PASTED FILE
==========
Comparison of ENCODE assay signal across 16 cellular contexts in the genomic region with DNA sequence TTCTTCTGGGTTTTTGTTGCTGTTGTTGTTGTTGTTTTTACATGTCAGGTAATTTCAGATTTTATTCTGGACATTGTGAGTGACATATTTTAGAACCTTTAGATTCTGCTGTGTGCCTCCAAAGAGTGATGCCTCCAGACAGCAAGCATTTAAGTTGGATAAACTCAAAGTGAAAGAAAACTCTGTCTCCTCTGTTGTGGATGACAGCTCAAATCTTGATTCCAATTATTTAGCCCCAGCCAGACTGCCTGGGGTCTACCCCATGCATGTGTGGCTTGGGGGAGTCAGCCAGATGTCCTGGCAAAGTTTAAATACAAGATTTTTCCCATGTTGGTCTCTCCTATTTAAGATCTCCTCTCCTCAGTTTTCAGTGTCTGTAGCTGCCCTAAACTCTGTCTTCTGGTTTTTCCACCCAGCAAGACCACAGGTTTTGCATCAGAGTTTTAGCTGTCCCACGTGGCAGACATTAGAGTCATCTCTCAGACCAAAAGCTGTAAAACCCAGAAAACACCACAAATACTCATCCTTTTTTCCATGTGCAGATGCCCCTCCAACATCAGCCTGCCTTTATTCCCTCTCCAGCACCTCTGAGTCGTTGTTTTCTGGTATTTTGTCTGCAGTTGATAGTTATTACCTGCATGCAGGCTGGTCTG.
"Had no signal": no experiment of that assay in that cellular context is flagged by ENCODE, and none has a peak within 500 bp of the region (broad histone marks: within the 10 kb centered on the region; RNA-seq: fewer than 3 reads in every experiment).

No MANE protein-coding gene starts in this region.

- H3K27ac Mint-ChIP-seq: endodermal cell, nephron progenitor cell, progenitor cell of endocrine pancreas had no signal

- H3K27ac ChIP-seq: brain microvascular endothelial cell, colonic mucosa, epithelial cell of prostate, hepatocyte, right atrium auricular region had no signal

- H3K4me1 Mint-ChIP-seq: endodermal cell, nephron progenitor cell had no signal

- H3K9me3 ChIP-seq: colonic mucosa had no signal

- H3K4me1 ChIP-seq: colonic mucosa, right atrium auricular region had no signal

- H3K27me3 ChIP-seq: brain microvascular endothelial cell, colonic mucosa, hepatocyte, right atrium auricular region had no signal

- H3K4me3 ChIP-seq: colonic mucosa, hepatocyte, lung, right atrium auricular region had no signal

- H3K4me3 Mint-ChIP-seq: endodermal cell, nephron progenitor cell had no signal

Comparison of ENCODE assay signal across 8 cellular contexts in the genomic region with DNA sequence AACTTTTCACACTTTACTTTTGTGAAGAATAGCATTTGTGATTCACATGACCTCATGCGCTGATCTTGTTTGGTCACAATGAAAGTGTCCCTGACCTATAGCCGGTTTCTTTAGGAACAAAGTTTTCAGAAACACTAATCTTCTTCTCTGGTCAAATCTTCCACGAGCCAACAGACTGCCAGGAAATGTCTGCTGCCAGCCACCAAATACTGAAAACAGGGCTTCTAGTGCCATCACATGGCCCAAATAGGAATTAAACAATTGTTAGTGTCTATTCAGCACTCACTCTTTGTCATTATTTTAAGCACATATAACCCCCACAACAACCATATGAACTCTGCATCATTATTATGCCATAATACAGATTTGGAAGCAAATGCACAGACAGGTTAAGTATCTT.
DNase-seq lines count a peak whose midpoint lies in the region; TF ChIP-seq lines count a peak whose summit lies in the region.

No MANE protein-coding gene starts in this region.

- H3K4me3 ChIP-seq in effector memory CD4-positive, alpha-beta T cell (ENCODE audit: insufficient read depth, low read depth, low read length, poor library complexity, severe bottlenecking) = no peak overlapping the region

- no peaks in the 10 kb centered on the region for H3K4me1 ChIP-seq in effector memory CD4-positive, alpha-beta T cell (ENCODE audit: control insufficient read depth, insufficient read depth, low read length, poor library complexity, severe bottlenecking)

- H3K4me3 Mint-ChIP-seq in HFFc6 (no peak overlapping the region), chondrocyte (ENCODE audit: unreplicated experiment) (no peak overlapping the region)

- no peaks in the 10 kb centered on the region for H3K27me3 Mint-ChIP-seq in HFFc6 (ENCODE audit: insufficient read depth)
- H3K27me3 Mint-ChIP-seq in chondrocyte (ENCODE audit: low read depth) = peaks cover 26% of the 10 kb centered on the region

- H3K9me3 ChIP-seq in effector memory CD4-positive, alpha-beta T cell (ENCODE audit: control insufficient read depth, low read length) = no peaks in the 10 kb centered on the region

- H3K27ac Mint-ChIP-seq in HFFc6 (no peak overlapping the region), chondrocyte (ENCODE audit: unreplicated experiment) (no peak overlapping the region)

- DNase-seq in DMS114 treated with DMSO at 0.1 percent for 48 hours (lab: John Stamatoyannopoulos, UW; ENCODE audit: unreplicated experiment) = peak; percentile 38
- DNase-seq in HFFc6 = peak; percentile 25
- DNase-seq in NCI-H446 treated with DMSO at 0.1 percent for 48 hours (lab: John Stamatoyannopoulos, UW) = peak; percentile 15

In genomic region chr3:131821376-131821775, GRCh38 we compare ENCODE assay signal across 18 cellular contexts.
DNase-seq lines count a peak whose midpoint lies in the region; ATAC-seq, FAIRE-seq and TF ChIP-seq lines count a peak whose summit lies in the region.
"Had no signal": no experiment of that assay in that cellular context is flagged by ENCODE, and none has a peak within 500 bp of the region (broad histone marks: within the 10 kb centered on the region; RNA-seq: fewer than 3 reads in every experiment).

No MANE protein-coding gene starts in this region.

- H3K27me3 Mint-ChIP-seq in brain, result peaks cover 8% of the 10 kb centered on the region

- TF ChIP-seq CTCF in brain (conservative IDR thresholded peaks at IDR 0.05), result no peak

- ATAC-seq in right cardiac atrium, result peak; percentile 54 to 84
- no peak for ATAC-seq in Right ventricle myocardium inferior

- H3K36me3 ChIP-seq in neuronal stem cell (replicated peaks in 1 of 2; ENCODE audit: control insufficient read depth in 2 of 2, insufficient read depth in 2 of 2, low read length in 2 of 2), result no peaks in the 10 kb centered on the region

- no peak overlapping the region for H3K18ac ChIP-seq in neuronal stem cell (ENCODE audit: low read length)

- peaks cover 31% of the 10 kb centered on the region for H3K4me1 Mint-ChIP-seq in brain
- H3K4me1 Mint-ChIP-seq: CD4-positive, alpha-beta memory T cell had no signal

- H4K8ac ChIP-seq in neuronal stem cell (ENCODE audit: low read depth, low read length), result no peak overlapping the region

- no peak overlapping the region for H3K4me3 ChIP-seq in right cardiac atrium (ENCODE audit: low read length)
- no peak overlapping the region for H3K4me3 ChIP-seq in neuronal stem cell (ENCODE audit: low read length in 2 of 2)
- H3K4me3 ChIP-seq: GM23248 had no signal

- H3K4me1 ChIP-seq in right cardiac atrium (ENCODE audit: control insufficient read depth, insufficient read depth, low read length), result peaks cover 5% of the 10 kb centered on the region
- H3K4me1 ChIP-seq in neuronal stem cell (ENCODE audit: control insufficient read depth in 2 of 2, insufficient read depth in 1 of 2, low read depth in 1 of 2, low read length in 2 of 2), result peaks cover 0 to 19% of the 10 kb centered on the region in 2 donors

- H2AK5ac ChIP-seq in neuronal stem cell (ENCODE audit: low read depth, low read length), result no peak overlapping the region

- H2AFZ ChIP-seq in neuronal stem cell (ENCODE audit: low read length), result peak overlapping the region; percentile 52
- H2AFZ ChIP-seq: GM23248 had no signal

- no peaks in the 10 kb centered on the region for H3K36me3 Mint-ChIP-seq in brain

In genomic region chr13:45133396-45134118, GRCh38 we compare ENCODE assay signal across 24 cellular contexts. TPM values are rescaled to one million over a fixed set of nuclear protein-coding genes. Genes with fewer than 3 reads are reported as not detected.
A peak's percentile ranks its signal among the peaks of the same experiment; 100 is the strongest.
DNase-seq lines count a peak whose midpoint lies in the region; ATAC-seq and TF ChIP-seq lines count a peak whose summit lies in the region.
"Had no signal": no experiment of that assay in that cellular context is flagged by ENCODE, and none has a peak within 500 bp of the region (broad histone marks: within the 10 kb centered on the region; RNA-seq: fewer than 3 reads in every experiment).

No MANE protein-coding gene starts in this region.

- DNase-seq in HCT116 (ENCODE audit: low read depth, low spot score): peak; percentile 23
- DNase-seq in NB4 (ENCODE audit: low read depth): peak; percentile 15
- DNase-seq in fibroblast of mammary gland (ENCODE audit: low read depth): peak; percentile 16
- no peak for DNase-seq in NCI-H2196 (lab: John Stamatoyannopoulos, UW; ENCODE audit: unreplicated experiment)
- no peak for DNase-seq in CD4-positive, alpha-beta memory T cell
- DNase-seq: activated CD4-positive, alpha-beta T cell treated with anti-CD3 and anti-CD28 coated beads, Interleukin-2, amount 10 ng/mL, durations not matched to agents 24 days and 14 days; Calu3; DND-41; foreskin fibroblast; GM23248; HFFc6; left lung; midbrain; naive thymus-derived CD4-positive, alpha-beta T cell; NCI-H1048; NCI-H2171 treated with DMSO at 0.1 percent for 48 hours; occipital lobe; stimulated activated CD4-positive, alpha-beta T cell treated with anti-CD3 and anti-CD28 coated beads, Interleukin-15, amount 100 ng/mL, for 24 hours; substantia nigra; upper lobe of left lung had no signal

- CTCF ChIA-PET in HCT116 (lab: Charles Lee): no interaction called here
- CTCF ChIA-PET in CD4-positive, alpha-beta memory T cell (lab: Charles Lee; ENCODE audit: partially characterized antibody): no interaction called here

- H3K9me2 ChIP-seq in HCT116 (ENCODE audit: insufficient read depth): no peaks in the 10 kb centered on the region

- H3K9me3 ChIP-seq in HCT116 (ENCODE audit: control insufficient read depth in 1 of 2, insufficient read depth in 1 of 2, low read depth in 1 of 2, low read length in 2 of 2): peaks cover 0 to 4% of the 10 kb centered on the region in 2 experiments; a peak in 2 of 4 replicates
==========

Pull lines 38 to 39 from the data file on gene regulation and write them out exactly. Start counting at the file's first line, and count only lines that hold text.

- no peak overlapping the region for H3K4me3 ChIP-seq in right cardiac atrium (ENCODE audit: low read length)
- no peak overlapping the region for H3K4me3 ChIP-seq in neuronal stem cell (ENCODE audit: low read length in 2 of 2)